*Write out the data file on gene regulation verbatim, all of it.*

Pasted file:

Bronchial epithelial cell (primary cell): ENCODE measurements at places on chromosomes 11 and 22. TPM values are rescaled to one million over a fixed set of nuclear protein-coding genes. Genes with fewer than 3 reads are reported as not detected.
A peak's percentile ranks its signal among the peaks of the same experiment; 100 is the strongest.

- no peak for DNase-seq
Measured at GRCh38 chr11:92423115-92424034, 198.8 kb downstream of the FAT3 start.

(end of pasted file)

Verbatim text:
Bronchial epithelial cell (primary cell): ENCODE measurements at places on chromosomes 11 and 22. TPM values are rescaled to one million over a fixed set of nuclear protein-coding genes. Genes with fewer than 3 reads are reported as not detected.
A peak's percentile ranks its signal among the peaks of the same experiment; 100 is the strongest.

- no peak for DNase-seq
Measured at GRCh38 chr11:92423115-92424034, 198.8 kb downstream of the FAT3 start.